3. Entry at the World Championship can now be made open with the agreement of both the host club and OKDIA.
  4. The three Technical Committee rule changes regarding sequential sail numbers, draft stripes and framing were passed. The Danish proposal on hull construction was not passed.
  5. Rules for how members submit rule changes have been defined and passed into the constitution. This is just the first step towards formalising a lot of the technical committee’s activities.
  6. The 2017 World Championship was awarded to Barbados.

The full AGM Minutes will be available on the website shortly.

Strong winds leaves OK Dinghy world fleet on shore for second day

Strong winds battering Port Phillip caused the first day of the OK Dinghy World Championship to be cancelled, leaving sailors on shore all day. After the practice race on Monday was also cancelled because of strong winds, the fleet is itching to get on the water and start some racing.

The day began pretty much as the previous day had ended, with strong winds sweeping the bay and sending crashing waves into Half Moon Bay. Never mind the race area, launching was virtually impossible as waves crashed up the slipways and over the boats on the quay. So it was no surprise that an early postponement was hoisted to delay the scheduled 13.00 start time to 15.00. The PRO, Mark Taylor (AUS), was not very optimistic about any racing taking place but left a window of opportunity if the wind moderated. Some forecasts showed a drop later in the day, some didn’t. Though it did drop briefly around 11.00 to 20-23 knots, by 12.00 it was back up to 30 knots with a substantial sea running.

The strong westerlies had also raised the water height in Half Moon Bay by the Black Rock Yacht Club, with the sea lapping over the top of the ramps onto the road. The sea state had to moderate substantially before it was ever going to be safe to even launch the boats.

At 14.00 the decision was taken to cancel for the day with the winds still peaking out at above 30 knots and a fierce sea running. Mark Taylor explained the decision. “We were faced with some extremely challenging conditions on the bay. Large 20-25 knot north-westerlies were forecast, staying at that strength all day but gradually moving round to the west. Our concern from that forecast was that there was never going to be any let up in the sea state, which was going to stay high all day. And whilst the wind had moderated by 14.00, the sea state hadn’t and given it’s the first day of the regatta, the conservative thing to do was to not race today.”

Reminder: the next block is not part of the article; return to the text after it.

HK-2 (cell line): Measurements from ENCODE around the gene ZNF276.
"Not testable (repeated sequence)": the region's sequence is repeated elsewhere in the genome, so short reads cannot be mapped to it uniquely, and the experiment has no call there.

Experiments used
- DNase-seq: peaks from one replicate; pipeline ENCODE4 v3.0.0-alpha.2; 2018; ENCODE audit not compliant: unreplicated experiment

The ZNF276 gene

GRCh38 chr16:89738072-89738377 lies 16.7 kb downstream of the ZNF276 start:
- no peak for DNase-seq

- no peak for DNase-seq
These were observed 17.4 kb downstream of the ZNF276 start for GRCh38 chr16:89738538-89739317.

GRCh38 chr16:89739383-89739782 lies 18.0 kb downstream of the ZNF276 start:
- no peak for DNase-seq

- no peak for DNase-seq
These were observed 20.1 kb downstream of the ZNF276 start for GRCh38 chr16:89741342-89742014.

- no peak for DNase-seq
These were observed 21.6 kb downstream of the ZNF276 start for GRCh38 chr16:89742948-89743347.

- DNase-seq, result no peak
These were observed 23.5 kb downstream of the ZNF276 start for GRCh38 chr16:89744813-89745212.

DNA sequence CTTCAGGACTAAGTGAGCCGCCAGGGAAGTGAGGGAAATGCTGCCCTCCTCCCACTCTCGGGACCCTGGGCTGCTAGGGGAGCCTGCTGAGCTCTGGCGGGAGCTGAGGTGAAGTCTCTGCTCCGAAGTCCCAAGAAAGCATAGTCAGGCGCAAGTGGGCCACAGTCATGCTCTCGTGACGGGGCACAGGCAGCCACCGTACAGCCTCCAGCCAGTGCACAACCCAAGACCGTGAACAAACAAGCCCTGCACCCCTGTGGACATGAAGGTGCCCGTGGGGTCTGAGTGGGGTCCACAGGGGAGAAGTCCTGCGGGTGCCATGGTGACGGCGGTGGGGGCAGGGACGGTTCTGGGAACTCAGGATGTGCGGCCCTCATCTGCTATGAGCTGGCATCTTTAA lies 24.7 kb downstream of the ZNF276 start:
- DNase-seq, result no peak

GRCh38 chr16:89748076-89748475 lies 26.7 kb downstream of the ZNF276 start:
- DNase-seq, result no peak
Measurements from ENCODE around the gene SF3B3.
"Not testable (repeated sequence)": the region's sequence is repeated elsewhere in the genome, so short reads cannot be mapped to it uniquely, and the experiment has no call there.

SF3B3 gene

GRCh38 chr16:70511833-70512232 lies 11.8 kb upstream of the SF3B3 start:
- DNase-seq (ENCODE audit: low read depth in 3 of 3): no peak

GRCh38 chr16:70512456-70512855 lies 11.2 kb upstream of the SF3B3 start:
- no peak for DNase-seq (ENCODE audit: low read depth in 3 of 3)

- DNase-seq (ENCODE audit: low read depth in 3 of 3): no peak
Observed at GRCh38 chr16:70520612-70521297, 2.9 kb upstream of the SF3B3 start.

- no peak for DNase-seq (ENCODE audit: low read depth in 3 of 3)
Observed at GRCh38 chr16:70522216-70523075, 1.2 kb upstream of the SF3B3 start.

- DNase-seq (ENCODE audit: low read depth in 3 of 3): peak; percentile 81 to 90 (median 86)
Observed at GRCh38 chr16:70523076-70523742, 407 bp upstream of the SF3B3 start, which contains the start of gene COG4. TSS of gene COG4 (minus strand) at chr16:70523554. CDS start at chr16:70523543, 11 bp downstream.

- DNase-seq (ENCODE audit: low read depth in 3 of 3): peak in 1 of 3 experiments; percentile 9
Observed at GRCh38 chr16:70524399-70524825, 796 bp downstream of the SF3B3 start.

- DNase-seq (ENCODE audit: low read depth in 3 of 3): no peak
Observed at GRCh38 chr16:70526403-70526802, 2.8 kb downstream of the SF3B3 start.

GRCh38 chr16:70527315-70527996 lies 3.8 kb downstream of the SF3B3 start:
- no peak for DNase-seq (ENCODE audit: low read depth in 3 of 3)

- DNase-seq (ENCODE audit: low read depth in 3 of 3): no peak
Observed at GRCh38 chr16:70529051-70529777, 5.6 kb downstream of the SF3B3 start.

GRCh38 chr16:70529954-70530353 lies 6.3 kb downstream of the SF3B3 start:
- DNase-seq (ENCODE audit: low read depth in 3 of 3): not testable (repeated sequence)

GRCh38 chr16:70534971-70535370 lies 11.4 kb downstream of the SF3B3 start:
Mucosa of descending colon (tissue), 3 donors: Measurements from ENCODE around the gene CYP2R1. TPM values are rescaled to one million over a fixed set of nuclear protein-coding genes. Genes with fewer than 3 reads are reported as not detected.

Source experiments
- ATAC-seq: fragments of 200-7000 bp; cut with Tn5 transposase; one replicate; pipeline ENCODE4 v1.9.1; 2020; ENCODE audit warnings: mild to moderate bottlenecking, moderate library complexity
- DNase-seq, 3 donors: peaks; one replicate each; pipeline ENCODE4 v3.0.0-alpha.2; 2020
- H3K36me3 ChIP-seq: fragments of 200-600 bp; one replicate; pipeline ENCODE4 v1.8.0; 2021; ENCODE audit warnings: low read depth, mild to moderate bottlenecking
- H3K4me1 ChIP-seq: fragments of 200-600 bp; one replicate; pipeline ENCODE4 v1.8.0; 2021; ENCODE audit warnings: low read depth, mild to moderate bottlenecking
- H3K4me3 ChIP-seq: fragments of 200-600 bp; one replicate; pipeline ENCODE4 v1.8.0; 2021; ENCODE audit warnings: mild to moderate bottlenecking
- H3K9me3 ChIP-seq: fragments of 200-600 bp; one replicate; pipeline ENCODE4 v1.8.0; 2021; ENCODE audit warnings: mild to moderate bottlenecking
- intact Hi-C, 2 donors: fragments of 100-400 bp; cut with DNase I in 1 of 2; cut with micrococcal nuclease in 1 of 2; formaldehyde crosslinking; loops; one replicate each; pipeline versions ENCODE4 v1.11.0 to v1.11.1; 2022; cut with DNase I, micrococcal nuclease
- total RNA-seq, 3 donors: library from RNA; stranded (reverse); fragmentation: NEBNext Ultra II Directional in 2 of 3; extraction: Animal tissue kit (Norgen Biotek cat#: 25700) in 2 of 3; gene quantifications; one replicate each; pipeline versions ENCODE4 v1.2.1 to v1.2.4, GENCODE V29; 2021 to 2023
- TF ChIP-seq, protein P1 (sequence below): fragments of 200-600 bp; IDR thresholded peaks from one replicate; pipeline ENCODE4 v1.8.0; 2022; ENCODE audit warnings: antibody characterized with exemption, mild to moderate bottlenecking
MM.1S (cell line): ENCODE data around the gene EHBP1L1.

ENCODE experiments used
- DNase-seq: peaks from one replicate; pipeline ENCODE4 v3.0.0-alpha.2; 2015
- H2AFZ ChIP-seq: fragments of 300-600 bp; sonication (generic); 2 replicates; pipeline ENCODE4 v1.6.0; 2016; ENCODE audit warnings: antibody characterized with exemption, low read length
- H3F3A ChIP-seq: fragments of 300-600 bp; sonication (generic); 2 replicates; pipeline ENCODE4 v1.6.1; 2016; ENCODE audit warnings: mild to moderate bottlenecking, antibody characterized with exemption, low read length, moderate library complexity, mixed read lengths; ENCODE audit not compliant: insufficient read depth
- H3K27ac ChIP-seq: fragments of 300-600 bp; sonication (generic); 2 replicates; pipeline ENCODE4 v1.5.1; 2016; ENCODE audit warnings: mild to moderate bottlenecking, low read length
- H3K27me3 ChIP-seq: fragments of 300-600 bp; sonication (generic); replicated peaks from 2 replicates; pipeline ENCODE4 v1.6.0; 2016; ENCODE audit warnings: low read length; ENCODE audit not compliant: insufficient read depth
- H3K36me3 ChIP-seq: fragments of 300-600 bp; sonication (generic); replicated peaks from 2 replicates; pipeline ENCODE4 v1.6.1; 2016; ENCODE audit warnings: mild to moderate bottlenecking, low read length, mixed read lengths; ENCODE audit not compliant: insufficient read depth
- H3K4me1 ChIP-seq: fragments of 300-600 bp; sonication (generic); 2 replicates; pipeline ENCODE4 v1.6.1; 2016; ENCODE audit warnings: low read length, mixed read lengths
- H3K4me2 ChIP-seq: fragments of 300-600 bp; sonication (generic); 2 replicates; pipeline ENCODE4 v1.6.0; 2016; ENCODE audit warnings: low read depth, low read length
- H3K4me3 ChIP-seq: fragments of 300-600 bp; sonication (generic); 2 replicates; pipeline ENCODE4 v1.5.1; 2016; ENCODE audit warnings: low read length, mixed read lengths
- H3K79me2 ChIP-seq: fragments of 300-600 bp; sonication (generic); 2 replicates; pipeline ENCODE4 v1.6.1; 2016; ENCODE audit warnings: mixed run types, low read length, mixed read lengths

“I had a discussion with the OKDIA rep and he’s comfortable with that decision and most of the competitors I have spoken to since reckon that’s a pretty good decision, The waves are over two metres and there is still a lot of white out there. Westerly is probably our most difficult direction. It’s just very short and sharp out there.”

The sailors were then able to enjoy the first sponsored event by True South, which was carried over from Monday, with free beer provided through the afternoon, and combined with the Tuesday sponsored beer from Sailing Raceboats made for a convivial afternoon.

The forecast for Wednesday is much better at 15-20 knots. Class rule prohibit races being caught up unless the series is under threat, so two races are scheduled from 13.00 again.

Artemis sailors shine after first races at the OK Dinghy Worlds in Melbourne

Following a long day of waiting for the breeze, the fleet at the 2014 OK Dinghy World Championship at Black Rock YC in Melbourne, Australia was finally rewarded by two great races in a rapidly building sea breeze. Matt Stechmann (NZL) leads overall after winning the first race. Matt Coutts (NZL) is in second while defending champion Roger Blasse (AUS) is in third. The second race was won by Stechmann’s Artemis teammate Anthony Nossiter (AUS).

After losing the invitation race and first day of racing to strong winds and big seas on Port Phillip, the second day of the championship started in start contrast: flat seas and no wind. The fleet again waited patiently ashore for most of the day. Some sailors ventured out as a light 2-3 knots breeze filled in to try and encourage the elements into some action, but the wind was never strong enough for racing. Around 15.00 a southerly started to appear and slowly strengthened and the fleet was released at about 16.00.